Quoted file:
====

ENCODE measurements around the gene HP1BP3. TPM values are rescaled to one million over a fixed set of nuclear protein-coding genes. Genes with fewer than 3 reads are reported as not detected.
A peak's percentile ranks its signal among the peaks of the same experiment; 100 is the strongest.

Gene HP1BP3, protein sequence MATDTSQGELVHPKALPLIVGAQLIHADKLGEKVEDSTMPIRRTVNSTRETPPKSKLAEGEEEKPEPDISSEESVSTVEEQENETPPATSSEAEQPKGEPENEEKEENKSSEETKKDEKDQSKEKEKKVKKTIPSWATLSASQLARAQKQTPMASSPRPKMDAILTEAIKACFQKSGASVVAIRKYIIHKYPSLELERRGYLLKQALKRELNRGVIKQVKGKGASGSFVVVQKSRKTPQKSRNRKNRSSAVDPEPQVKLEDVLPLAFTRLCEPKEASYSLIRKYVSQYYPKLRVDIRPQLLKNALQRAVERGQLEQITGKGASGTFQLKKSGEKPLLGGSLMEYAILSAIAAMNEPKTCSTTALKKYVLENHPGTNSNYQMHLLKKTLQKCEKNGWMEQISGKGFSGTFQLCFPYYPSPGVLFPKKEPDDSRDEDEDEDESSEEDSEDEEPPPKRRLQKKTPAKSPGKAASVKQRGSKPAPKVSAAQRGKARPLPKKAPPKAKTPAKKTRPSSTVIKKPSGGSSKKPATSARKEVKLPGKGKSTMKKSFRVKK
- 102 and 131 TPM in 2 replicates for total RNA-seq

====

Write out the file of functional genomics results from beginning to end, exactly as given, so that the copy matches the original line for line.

ENCODE measurements around the gene HP1BP3. TPM values are rescaled to one million over a fixed set of nuclear protein-coding genes. Genes with fewer than 3 reads are reported as not detected.
A peak's percentile ranks its signal among the peaks of the same experiment; 100 is the strongest.

Gene HP1BP3, protein sequence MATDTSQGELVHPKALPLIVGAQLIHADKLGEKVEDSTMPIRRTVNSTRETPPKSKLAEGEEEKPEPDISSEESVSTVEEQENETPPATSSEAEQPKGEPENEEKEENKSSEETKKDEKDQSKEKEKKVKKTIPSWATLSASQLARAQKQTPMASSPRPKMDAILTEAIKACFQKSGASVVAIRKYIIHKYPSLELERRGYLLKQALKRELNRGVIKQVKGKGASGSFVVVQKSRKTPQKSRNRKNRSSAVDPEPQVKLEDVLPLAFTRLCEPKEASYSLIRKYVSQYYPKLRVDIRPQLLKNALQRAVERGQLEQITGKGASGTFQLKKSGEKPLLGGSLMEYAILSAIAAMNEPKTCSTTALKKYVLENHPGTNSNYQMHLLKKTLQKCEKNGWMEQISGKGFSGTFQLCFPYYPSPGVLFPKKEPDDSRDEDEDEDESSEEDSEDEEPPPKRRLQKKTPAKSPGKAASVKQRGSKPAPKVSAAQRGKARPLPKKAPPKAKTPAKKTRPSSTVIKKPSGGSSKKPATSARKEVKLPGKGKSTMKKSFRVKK
- 102 and 131 TPM in 2 replicates for total RNA-seq